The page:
Destinations | Travelista

Opening up Burma’s remote regions to visitors

Travel operators go beyond the well-trodden paths in Burma

F5a830b1-248d-40a8-a701-7bc8babd194c_sixty_square 0c622da1-e3e3-4e71-a4eb-c25105529303_sixty_square
Opening up Burma’s remote regions to visitors

September 25 2011
Sophy Roberts

Now that Aung San Suu Kyi has softened her approach to tourism sanctions in Burma, developments are starting to show themselves beyond the country’s Bagan temple route. New outfitters are joining the fray, including Khiri Travel (www.khiri.com; from $475 for a seven-day itinerary), which has just opened an office in Rangoon. The South-East Asian specialist will now be offering excursions into more remote regions, including Thibaw and Kyaukme in Northern Shan State, and the Rakhine Mountains, its tours incorporating specialist guiding, such as the antiques-connoisseur-led visit to the colonial houses of Pyin Oo Lwin.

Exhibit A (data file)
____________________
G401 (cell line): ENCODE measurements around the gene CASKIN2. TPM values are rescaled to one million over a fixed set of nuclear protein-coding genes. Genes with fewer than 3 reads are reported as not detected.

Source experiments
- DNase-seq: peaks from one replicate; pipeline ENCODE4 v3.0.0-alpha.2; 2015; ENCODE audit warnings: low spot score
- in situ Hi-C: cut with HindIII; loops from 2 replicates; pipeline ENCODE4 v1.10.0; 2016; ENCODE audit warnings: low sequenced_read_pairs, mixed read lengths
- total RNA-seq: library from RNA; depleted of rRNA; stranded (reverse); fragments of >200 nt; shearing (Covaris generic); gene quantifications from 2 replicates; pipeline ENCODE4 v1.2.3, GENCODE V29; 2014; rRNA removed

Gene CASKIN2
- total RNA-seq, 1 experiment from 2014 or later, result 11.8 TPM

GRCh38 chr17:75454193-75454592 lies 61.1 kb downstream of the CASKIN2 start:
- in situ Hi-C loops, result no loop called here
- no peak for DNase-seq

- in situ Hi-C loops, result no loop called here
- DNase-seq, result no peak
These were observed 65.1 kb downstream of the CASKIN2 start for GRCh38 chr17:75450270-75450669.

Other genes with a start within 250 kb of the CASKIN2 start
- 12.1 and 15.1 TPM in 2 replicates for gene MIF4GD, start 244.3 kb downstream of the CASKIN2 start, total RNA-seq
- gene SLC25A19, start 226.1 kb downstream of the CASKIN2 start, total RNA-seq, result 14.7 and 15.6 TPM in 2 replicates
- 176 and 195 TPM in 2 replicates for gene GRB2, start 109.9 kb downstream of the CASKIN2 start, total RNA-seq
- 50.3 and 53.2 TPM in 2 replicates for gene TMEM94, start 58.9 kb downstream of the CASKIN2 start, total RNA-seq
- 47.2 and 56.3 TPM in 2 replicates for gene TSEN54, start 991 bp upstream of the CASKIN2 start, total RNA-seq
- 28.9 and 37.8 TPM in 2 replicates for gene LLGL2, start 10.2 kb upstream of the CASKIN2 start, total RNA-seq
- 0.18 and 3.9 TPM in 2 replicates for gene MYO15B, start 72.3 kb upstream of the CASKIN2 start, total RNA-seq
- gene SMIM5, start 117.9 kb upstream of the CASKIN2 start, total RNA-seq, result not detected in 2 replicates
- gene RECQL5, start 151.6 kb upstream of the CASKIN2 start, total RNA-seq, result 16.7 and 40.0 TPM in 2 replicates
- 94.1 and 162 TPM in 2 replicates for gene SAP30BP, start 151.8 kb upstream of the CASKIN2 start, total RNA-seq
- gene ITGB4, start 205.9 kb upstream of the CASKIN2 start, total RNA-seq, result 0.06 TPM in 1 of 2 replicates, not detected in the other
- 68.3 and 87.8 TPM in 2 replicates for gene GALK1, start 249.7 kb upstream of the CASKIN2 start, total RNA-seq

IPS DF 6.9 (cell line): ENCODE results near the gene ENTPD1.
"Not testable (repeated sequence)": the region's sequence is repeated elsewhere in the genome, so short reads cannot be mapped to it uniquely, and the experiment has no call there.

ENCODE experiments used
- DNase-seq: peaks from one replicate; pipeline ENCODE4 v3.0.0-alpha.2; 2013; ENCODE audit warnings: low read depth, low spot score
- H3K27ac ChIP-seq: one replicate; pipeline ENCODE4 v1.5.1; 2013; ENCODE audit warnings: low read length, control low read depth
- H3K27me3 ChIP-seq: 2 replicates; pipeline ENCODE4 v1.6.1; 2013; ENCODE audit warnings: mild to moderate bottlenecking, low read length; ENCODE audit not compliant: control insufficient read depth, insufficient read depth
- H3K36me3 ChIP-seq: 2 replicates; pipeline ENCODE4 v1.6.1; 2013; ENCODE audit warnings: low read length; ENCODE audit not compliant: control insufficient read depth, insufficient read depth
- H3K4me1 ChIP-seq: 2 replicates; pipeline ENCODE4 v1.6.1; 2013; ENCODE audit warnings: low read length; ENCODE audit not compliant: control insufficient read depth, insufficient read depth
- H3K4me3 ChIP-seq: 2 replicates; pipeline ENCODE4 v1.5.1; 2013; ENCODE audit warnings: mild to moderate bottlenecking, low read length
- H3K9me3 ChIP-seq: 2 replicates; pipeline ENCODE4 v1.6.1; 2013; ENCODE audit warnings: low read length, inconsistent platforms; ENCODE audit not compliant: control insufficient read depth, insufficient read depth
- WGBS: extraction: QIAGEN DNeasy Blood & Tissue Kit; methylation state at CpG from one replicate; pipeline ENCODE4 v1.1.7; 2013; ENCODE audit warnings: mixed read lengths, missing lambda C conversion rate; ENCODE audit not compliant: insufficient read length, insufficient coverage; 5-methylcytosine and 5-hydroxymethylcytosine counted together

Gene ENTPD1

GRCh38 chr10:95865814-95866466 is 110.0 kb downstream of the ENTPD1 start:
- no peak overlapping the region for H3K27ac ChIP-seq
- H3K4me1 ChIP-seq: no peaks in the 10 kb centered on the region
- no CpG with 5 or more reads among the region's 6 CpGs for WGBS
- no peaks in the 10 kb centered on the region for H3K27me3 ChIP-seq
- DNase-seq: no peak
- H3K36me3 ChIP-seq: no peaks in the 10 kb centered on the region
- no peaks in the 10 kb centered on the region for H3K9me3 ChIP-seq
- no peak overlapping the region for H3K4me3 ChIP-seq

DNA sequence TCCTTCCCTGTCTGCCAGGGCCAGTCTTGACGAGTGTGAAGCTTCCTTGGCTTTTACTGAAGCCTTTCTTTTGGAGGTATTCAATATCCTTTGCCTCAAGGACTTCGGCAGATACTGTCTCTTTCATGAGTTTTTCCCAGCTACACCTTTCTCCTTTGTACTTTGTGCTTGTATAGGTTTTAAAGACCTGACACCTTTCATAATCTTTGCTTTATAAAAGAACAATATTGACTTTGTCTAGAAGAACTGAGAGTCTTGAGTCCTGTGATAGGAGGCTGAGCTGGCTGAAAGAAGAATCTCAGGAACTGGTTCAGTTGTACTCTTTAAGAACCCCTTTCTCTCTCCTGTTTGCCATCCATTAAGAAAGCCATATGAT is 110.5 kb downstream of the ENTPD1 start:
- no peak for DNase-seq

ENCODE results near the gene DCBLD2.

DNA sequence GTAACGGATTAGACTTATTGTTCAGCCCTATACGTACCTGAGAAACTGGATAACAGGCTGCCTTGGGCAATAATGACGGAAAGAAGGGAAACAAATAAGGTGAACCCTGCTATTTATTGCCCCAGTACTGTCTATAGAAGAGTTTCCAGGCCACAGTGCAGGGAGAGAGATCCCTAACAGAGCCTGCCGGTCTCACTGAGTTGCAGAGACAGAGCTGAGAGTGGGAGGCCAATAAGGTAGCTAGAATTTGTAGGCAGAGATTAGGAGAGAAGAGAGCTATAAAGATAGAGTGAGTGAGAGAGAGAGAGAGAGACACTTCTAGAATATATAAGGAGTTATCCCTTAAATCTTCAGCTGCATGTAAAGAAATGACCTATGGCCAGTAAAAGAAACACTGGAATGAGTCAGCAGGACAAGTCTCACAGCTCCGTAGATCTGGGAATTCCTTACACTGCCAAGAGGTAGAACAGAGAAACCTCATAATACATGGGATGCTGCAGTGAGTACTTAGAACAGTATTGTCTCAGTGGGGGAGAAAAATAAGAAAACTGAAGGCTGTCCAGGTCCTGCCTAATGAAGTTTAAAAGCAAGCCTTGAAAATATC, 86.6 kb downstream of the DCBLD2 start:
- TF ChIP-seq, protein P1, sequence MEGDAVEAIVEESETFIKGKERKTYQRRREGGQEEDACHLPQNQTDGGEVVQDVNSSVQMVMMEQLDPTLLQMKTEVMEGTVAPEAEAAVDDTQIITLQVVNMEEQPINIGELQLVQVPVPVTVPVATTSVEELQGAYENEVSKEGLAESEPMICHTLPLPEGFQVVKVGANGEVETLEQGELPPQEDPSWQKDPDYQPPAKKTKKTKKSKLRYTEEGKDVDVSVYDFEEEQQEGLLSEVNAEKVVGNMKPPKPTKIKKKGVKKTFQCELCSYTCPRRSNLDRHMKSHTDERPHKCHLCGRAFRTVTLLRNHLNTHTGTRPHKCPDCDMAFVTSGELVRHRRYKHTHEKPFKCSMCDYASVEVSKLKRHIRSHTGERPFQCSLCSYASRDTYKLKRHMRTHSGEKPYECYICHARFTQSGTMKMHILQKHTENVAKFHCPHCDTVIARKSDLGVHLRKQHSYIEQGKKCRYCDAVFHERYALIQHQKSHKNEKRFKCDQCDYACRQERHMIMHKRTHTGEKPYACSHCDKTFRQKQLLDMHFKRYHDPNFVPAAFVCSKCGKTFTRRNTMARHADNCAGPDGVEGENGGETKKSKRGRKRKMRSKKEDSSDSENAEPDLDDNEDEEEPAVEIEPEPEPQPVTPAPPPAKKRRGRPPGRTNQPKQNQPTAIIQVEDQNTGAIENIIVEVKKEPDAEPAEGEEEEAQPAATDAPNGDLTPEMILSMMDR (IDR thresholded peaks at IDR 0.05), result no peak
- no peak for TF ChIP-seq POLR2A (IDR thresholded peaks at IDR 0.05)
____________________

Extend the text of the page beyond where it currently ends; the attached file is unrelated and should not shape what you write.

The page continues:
And on Ngapali, one of Burma’s most spectacular white beaches, Amara Ocean Resort (www.amaragroup.net; from $280) opens this month. The 26 bungalows are the brainchild of German Gerald Schreiber and his wife Kalayar, who also operate the teak Amara I and Amara II boats on the Irrawaddy. What makes this resort stand out is that fishermen still significantly outnumber tourists in this forgotten corner of the Gulf of Bengal, which is just a tiny sliver of the country’s 1,250-mile coastline (much of the rest is inaccessible to tourists).